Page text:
Windows 8 represents a revolution, not an evolution in the Windows OS line
Windows 8 is the re-imagined successor to Windows 7 and a revolutionary leap forward for Microsoft’s flagship OS.
The new OS represents the biggest makeover of the Windows OS since Windows 95. It introduces the Live Tiles interface and eliminates familiar tools like the Start menu.
Windows 8 allows users to run the more familiar Windows Explorer desktop, but even that is quite different from versions past.
The new OS is therefore a big gamble for Microsoft as many corporate customers are still in the process of migrating to Windows 7 from XP.
InformationWeek notes that:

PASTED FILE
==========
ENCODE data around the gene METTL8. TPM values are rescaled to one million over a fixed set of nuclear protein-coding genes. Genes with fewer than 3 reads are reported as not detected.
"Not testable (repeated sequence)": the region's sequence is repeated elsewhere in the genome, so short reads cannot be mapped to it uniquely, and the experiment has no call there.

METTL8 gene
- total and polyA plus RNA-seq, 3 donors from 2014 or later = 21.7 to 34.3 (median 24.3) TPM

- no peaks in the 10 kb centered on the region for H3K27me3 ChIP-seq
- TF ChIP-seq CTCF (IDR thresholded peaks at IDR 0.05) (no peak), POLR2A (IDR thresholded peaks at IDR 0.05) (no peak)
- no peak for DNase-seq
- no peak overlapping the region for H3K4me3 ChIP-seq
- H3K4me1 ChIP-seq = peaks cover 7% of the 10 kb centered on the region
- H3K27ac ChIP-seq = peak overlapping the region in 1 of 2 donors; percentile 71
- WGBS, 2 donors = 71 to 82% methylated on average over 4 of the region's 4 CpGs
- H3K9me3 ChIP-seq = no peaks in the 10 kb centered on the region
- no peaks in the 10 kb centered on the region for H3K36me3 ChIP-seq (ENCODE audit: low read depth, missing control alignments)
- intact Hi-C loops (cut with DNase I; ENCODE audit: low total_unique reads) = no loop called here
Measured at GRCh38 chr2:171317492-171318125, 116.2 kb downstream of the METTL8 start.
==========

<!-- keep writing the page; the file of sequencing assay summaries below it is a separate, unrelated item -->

XP to Windows 7 is, in fact, the path that the vast majority of enterprises has taken, or will take. Silver estimated that 20% to 30% of large companies have completed the transition to Windows 7, while 60% are “well underway.”
A survey conducted in September by ThinkEquity LLC found that 37% of enterprises are fully on Windows 7, while 45% are in the process of upgrading. A recent InformationWeek survey of IT pros found that 47% have no plans to upgrade to Windows 8, while 64% will stick with Windows 7 for as long as possible.
The driving force behind the design of Windows 8 was to harmonize the look and feel of OSs across all computing devices, including the exploding tablet and smartphone markets.
By moving to the new user interface – which is clearly tablet-centric, Microsoft is betting it can use its desktop strengths (and applications) to succeed in the smaller-form-factor market.
Whether and/or how Redmond’s strategy will work will be discussed in Windows 8 Enterprise. Do you think Microsoft’s big gamble will succeed?